|All Artists: Weslia Whitfield, Mike Greensill|
Title: Live in San Francisco
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Number of Discs: 1
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Powerful songstress with perfect pitch, pacing, and control.
Mary Whipple | New England | 07/13/2004
(5 out of 5 stars)
"Wesla Whitfield (formerly Weslia Whitfield) is a cabaret singer of the Great American Songbook who has it all. Here in this 1991 CD, listeners share in a live performance, appreciating her wit, ability to kid around with her audience, and her frank opinions about songwriters, as she cheerfully chats with the lucky people who attended this performance. At the same time, they will appreciate her clear, strong voice, her perfect pitch, her phrasing, and a control rarely seen among singers who have the power to really belt out a song. Her interpretations of standards, ranging from Kurt Weill's "Here I'll Stay" and "Lost in the Stars, to Duke Ellington's "I Didn't Know About You," Cole Porter's "Just One of Those Things," and George and Ira Gershwin's "Soon," showcase her ability to give new interpretations to familiar songs, often through slowing down the pace and dramatically changing the phrasing.
Always emotional in her interpretations, Whitfield's voice ranges from a whispery softness to a powerful vibrato in "Photographs," and gives poignant new meaning to the Ethel Merman song from Gypsy, "Some People," in which her voice is easily as strong as Merman's but much more melodic and never screechy. Her control is particularly noticeable in "Guys and Dolls," in which her diction allows her to sing at a noticeably faster pace than normal. By the time she gets to the section beginning with "What's Playing at the Roxy?" she has reached a comfortable singing speed faster than most of us can even think, much less speak or sing. Aided by her husband/music director Michael Greensill on piano and Dean Reilly on bass, Westfield's voice is showcased by the very simple piano accompaniments and a subtle bass beat, allowing her to sing and interpret songs which perfectly compliment her voice and play up its unique qualities.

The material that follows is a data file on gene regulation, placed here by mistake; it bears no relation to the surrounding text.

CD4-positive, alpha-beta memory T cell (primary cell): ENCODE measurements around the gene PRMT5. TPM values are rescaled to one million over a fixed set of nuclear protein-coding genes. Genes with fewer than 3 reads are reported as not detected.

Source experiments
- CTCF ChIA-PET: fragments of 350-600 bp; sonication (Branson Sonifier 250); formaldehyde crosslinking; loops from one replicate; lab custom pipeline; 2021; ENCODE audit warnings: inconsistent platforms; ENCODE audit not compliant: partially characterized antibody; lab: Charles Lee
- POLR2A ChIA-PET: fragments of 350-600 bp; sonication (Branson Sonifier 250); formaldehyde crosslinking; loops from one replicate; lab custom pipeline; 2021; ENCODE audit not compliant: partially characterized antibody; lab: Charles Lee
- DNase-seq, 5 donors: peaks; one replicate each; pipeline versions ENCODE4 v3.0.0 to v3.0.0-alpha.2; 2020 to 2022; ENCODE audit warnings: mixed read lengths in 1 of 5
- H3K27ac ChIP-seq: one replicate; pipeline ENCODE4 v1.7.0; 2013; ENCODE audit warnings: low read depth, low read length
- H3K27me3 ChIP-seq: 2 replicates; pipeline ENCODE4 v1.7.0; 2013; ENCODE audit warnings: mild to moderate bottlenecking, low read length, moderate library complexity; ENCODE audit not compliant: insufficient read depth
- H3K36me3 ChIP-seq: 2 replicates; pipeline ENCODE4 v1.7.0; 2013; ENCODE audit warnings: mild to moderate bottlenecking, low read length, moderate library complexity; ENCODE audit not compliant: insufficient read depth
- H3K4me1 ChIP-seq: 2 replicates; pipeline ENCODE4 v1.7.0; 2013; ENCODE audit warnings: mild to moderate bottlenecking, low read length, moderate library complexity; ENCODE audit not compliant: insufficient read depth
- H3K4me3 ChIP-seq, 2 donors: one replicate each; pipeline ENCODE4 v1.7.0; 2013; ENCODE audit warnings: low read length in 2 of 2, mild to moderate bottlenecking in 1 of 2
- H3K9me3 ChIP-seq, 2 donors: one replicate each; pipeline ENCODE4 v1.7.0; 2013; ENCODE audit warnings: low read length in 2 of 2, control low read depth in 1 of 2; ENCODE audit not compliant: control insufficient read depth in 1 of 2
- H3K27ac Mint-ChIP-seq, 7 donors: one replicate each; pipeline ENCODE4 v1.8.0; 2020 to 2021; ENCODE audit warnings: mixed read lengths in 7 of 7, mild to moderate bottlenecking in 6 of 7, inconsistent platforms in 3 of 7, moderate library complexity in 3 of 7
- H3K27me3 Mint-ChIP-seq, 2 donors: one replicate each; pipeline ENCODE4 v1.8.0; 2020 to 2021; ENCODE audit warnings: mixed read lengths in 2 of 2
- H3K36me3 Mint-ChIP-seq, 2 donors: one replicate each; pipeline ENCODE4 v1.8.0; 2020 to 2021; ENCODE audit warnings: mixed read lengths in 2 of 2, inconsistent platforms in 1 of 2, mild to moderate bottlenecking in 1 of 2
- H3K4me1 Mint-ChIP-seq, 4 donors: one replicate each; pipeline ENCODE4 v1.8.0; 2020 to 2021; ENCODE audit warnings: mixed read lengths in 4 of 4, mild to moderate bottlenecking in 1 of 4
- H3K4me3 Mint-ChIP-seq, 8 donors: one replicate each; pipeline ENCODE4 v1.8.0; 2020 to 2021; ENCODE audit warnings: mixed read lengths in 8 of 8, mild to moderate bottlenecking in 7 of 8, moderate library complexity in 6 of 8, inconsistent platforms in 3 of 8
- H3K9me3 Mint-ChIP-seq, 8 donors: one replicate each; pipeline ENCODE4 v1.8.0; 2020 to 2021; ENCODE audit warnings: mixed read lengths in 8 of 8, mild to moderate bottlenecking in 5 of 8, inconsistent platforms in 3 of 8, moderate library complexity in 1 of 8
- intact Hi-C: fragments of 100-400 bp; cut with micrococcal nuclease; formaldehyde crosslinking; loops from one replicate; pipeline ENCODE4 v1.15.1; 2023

With a lovely vibrato and the ability to hold a note seemingly forever, Westfield is especially effective in her ballads, songs like "This Time the Dream's on Me," which also features some wonderful jazz riffs on piano, and "You're Nearer," by Rodgers and Hart, which she describes as "the saddest song ever written." Gershwin's "Soon," Harold Rome's "Along With Me," and the uptempo "Love Is a Necessary Evil," full of key changes and switches from major to minor and back, also feature piano solos which not only enhance the songs but provide effective counterpoint for Westfield's classically trained voice. A modern singer whose CD is praised by Tony Bennett, Margaret Whiting, Bobby Short, and Michael Feinstein, Westfield follows in the tradition of these legends and is well on her way to creating an important new legend of her own. Mary Whipple"